Brrr on Fur; Local Connection to Polar Project

Brrr on Fur; Local Connection to Polar Project
A mother polar bear and her cub of the year travel around on the sea ice near Svalbard Norway hunting their main prey, ringed seals.

University of Wisconsin-Stout alumnus Jon Kirschhoffer spent his career at 3M, a company known for making things stick like Post-It Notes and other adhesives.

When his son, BJ Kirschhoffer, director of field operations for Polar Bears International, contacted his father, an advance research specialist in the 3M Corporate Research Systems Lab, about needing a better way for researchers to track polar bears in the Arctic, 3M became the bearer of necessity and developed a number of prototype polar bear tracker tags to help the nonprofit organization.

Traditionally scientists have used satellite collars to follow polar bears’ movements. However, collars can only be placed on adult females, BJ said. Adult male polar bears’ necks are as wide as their heads and the collars don’t stay on. Young bears grow too quickly to be safely collared. Transmitters could go on ear tags but require minor surgery and are permanently attached to the bears.

“My colleague Geoff York came up with the idea of making a tag stick,” BJ said. “It was time for tech to move along.”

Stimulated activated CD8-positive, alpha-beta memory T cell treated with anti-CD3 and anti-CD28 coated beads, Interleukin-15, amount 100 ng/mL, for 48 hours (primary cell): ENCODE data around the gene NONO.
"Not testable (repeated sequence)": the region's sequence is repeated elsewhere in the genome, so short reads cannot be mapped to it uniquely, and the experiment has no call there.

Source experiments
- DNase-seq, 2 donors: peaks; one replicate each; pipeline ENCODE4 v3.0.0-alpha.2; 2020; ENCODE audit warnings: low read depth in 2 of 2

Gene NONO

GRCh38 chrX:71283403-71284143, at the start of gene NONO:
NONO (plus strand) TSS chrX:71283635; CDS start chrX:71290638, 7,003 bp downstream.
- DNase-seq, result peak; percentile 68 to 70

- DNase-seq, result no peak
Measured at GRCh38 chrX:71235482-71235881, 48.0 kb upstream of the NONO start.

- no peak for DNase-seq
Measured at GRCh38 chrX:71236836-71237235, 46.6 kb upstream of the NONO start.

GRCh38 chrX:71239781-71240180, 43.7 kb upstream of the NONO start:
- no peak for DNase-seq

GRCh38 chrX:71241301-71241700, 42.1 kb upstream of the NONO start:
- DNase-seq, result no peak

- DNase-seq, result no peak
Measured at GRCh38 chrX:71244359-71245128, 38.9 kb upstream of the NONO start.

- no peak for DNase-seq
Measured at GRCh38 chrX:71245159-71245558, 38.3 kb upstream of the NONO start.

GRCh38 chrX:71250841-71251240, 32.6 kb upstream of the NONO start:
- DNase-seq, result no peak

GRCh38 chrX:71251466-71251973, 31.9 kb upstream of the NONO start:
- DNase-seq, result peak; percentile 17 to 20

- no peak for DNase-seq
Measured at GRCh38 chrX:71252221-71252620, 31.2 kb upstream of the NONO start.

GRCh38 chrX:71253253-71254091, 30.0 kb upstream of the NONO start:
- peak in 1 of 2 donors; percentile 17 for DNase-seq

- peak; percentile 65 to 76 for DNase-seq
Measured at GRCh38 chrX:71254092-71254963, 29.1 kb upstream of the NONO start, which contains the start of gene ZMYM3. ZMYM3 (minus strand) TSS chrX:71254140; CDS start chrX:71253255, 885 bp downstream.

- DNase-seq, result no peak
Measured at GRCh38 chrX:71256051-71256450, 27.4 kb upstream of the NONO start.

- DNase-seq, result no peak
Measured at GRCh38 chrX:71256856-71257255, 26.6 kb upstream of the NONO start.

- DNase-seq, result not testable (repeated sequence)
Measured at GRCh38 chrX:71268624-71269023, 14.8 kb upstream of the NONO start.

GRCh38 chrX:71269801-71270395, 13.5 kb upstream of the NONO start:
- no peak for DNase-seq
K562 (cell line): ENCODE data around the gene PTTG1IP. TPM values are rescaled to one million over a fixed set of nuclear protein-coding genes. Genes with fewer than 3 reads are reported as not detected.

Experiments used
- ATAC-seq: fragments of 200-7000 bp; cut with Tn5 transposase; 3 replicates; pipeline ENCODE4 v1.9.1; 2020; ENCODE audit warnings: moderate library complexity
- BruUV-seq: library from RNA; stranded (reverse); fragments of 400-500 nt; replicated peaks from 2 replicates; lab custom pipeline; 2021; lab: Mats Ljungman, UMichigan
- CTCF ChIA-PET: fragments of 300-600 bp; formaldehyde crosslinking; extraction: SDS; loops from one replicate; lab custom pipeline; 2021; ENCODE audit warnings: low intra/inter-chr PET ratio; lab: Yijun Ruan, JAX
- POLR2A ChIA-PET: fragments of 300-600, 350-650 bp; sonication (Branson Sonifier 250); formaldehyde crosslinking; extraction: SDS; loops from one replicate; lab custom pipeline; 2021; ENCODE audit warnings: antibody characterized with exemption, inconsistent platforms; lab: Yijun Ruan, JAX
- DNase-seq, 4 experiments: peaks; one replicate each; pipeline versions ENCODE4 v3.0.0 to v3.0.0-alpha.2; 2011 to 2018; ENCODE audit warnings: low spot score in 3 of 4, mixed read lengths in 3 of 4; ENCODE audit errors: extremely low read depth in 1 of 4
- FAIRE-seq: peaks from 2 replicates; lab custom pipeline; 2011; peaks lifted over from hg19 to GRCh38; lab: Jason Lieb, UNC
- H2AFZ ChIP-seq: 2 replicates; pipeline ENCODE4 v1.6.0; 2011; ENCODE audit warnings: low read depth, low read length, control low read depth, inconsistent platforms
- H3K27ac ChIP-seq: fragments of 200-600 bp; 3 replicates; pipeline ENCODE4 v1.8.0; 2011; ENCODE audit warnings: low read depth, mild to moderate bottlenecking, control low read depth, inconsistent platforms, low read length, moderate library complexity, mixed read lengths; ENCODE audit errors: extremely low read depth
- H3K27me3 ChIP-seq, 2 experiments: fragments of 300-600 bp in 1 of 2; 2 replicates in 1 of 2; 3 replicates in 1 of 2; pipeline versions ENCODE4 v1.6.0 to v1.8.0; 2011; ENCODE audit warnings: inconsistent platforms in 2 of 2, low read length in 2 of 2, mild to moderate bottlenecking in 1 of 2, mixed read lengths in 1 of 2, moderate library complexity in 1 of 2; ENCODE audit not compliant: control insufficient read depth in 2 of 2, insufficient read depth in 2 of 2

BJ sent a polar bear pelt to his father at 3M headquarters in St. Paul. “I walked it out into the hallway and unfurled it on the floor and invited people to come see it,” said Jon, who retired from 3M at the end of December. “They came out of the woodwork. It became a catalyst for me to engage other researchers in the project.”

3M has an organization called Tech Forum, a gathering of technology special interest groups where ideas and findings can be exchanged, Jon said. The group created a workshop called Tag a Bear Challenge and met for two days to brainstorm a better way to attach a tracking tag. Tech Forum met with polar bear experts, developed ideas and created crude prototypes.

In December, the nearly two-year project moved out of the lab and into the Arctic when testing began on four prototype tags in western Hudson Bay in the far north of Manitoba, Canada. The tags are nontoxic, temporary and attach only to the bear’s fur. The transmitter will fall off when the bears naturally molt in the summer.

Two polar bears amble across some newly forming ice and snow along the shore of Western Hudson Bay.

The prototypes range from mechanical solutions to adhesive ones and others with a little bit of everything, Jon said. Some of the concepts utilized existing 3M technologies and some ideas are completely new. All needed to be able to withstand extreme cold, snow and saltwater.

Tags also have to withstand bears rolling in the snow and other activity. One idea called the “burr on fur” approach allows the device to latch onto and stick to a bear’s fur with a brush that entangles the fur.



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